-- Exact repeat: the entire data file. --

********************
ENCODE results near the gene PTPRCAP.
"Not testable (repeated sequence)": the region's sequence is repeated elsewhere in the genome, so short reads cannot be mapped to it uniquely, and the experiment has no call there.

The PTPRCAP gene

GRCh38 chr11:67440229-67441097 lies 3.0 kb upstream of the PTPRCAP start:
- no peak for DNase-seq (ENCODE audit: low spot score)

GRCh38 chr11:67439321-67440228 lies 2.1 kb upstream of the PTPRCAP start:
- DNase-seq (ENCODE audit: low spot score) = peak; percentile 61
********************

ENCODE results near the gene PTPRCAP.
"Not testable (repeated sequence)": the region's sequence is repeated elsewhere in the genome, so short reads cannot be mapped to it uniquely, and the experiment has no call there.

The PTPRCAP gene

GRCh38 chr11:67440229-67441097 lies 3.0 kb upstream of the PTPRCAP start:
- no peak for DNase-seq (ENCODE audit: low spot score)

GRCh38 chr11:67439321-67440228 lies 2.1 kb upstream of the PTPRCAP start:
- DNase-seq (ENCODE audit: low spot score) = peak; percentile 61